Assistant principal accused of stealing $190,000 from Wisconsin church
Josh Verges St. Paul Pioneer Press ST. PAUL -- A St. Paul school administrator accused of stealing from her Wisconsin church has resigned her job after a 19-week period of paid administrative leave. St. Paul Public Schools placed Kara Amundson on...
St. Paul Pioneer Press
ST. PAUL - A St. Paul school administrator accused of stealing from her Wisconsin church has resigned her job after a 19-week period of paid administrative leave.
St. Paul Public Schools placed Kara Amundson on leave Aug. 24 after the St. Croix County sheriff’s office notified the district about the criminal investigation, human resources director Laurin Cathey said.
The district paid her a total of $56,589 before she resigned Jan. 6, Cathey said in response to a public records request. Amundson’s salary as an assistant principal at Highland Park Middle School was $121,131.
Cathey said the district considered Amundson “innocent until proven guilty” and was waiting for the criminal investigation to conclude before taking action.
“It is frustrating to have to do that, and if we had other recourse, we would certainly pursue it,” he said.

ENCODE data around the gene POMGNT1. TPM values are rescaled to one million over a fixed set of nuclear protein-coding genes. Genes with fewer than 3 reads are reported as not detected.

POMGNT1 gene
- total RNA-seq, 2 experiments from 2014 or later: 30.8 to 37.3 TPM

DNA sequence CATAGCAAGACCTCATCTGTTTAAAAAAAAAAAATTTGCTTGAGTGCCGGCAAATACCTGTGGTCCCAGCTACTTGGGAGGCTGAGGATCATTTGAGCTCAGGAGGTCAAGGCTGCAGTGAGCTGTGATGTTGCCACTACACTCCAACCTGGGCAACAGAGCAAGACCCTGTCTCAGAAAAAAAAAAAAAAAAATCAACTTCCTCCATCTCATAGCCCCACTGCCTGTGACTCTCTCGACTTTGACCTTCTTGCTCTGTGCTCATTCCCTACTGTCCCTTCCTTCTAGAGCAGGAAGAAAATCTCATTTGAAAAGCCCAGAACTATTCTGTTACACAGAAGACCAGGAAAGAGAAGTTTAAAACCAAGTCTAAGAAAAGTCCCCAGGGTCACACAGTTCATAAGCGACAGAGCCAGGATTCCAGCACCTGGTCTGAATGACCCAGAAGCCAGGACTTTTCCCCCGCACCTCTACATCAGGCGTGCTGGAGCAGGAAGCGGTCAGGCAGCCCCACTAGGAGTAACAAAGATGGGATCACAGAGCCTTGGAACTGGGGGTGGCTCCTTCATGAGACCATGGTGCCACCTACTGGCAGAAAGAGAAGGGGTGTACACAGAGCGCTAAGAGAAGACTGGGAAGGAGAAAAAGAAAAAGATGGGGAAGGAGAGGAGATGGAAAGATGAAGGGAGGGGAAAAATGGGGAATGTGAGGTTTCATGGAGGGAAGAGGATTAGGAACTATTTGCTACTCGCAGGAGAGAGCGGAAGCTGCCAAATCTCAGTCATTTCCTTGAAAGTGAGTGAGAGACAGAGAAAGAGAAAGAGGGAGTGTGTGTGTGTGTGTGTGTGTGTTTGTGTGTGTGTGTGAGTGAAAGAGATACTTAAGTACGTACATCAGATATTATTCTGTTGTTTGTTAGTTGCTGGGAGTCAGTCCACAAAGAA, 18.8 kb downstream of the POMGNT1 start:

Cathey wouldn’t say whether Amundson was forced to resign her post or did so on her own.
According to a Dec. 20 article in the Leader-Telegram of Eau Claire, Wis., court records showed Amundson was the volunteer treasurer for New Centerville United Methodist Church in western Wisconsin from February 2006 to May 2015.
She allegedly stole $189,448 from the church in cash, checks and an unauthorized credit card account used to charge purchases at hotels, gas stations and clothing stores.
Amundson, 42, and her husband, Michael LaVenture, 45, each are charged with five felony counts of theft in a business setting. Amundson also is charged with felony identity theft.
The couple, who live in rural Roberts, Wis., pleaded not guilty Jan. 3, the newspaper reported.
Amundson previously worked at Highland Park High School and Creative Arts Secondary. District records show she had been employed by the district since 2007 but also worked there for a time starting in 1996. Amundson was the subject of two formal complaints but the district closed each complaint without disciplining her, Cathey said.
Cathey said there is no indication that Amundson stole school funds.
Online court records from Wisconsin point to years of financial problems for the couple. Amundson and her husband had liens filed against their property for delinquent taxes in seven years between 2003 and 2013. Records show they’ve paid back $24,382 in taxes, interest and penalties and still owe $2,661.
Amundson also has had numerous judgments against her for several thousands of dollars in credit card debt and overdue payments to two companies involved with horseback riding.
The St. Paul school district has garnished wages to pay off at least three such judgments.